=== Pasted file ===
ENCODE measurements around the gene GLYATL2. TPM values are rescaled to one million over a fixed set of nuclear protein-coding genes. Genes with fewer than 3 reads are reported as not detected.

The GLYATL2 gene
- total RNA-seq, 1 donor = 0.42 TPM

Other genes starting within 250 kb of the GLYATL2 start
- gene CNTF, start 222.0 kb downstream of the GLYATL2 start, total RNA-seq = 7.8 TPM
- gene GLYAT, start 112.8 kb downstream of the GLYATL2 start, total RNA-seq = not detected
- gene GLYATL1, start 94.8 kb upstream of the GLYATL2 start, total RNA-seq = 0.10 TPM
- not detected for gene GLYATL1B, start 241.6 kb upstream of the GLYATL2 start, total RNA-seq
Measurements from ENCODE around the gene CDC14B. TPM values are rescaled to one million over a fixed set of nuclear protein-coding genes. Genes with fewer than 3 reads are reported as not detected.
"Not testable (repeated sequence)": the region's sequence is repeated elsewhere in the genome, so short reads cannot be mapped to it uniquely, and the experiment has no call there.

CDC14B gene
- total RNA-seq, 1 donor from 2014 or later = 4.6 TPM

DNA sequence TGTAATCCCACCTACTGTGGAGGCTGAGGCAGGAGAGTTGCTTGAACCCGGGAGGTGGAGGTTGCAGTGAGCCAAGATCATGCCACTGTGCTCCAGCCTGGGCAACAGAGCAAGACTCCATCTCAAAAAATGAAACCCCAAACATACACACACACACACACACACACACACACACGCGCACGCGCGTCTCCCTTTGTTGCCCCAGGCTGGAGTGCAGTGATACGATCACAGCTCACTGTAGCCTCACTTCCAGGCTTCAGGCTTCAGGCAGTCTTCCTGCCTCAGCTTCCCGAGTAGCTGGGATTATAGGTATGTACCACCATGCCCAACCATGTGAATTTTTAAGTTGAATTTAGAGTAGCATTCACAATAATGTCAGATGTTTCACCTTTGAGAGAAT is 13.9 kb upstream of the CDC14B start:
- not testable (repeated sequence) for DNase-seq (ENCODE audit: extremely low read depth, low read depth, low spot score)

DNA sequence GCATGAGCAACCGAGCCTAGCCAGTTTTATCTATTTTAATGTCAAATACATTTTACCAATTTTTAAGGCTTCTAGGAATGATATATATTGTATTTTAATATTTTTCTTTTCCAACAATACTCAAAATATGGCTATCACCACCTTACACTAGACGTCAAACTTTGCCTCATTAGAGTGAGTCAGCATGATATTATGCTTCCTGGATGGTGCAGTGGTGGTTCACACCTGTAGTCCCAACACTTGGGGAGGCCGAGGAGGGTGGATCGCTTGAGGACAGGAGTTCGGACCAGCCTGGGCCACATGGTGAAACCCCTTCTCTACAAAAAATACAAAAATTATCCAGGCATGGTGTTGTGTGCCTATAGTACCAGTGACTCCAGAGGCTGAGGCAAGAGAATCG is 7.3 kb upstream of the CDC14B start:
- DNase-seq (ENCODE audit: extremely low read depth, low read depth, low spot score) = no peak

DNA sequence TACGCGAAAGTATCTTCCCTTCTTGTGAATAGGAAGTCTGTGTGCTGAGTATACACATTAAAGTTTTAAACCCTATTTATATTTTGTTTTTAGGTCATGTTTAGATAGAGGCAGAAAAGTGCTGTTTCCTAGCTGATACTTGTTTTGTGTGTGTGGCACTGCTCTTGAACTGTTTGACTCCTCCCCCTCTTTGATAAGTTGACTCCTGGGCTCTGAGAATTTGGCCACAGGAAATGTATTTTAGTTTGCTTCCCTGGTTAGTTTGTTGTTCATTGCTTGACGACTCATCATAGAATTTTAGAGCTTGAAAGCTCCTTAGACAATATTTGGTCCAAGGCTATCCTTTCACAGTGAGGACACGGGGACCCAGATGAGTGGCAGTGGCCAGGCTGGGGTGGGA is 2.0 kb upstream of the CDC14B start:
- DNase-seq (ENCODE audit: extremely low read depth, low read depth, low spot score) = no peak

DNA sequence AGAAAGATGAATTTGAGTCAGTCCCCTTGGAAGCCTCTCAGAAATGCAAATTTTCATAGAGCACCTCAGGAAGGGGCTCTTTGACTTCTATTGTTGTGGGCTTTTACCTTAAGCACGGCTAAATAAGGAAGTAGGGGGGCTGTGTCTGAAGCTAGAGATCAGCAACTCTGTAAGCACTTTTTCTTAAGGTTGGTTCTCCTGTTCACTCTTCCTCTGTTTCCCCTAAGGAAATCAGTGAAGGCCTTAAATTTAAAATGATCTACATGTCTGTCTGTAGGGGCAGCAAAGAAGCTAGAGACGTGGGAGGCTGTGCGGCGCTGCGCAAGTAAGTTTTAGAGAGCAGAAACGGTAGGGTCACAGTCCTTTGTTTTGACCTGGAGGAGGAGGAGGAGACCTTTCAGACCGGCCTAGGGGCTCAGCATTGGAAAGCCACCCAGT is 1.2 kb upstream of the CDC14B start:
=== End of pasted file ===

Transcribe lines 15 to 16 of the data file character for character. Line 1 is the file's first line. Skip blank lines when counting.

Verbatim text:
DNA sequence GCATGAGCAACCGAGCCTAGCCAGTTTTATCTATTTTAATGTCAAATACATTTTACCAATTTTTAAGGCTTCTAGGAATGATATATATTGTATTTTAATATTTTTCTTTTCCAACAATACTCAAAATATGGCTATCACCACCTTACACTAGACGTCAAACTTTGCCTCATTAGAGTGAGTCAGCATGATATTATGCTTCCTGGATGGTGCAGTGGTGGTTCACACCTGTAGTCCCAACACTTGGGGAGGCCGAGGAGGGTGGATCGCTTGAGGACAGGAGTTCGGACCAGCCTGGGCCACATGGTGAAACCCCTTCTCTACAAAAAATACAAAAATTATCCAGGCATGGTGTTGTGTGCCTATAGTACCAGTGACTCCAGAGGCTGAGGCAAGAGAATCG is 7.3 kb upstream of the CDC14B start:
- DNase-seq (ENCODE audit: extremely low read depth, low read depth, low spot score) = no peak